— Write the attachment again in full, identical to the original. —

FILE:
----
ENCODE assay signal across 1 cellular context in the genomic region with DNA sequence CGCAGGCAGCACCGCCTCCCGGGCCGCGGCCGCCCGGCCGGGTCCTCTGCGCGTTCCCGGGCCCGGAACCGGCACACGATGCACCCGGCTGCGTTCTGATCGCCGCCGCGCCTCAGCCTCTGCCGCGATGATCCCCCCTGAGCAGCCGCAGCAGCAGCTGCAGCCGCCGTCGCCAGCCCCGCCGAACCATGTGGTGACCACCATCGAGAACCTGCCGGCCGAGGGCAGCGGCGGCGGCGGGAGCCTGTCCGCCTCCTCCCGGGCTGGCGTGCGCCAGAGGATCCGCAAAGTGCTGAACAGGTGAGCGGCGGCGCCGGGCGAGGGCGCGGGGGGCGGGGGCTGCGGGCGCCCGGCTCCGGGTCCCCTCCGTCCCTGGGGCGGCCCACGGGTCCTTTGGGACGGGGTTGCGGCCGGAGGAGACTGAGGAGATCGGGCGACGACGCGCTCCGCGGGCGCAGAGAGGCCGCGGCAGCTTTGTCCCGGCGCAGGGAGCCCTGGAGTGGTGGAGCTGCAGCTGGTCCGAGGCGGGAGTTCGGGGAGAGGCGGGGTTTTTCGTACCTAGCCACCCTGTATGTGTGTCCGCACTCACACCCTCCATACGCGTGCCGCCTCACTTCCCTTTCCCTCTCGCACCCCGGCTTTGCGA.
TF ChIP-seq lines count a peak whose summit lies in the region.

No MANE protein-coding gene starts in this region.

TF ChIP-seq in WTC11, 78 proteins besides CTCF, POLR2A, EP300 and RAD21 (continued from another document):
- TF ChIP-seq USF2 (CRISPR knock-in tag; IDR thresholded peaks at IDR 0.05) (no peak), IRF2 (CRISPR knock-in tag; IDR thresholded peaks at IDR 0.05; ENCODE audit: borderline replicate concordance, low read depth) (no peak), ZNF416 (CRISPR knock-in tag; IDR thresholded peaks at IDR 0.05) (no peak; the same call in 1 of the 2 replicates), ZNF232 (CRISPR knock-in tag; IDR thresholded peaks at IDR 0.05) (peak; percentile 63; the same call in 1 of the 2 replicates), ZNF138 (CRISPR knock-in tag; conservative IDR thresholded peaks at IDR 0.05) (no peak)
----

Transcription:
ENCODE assay signal across 1 cellular context in the genomic region with DNA sequence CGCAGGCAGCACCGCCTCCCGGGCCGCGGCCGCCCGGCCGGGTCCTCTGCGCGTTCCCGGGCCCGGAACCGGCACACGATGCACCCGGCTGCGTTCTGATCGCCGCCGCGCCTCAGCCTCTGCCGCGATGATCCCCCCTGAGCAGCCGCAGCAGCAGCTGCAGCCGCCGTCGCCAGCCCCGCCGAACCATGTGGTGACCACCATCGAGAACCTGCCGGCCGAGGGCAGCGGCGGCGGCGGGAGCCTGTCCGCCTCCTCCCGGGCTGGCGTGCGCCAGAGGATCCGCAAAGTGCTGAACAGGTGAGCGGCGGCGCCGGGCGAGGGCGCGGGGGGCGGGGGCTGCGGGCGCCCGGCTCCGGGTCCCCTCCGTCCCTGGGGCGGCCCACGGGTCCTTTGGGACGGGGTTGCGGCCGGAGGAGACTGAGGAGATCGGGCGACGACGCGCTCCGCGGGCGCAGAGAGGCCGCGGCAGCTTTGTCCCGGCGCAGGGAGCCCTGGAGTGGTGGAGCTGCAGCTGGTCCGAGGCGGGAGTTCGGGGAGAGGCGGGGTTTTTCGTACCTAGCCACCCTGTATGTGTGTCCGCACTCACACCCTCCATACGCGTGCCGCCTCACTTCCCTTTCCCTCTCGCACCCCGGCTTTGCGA.
TF ChIP-seq lines count a peak whose summit lies in the region.

No MANE protein-coding gene starts in this region.

TF ChIP-seq in WTC11, 78 proteins besides CTCF, POLR2A, EP300 and RAD21 (continued from another document):
- TF ChIP-seq USF2 (CRISPR knock-in tag; IDR thresholded peaks at IDR 0.05) (no peak), IRF2 (CRISPR knock-in tag; IDR thresholded peaks at IDR 0.05; ENCODE audit: borderline replicate concordance, low read depth) (no peak), ZNF416 (CRISPR knock-in tag; IDR thresholded peaks at IDR 0.05) (no peak; the same call in 1 of the 2 replicates), ZNF232 (CRISPR knock-in tag; IDR thresholded peaks at IDR 0.05) (peak; percentile 63; the same call in 1 of the 2 replicates), ZNF138 (CRISPR knock-in tag; conservative IDR thresholded peaks at IDR 0.05) (no peak)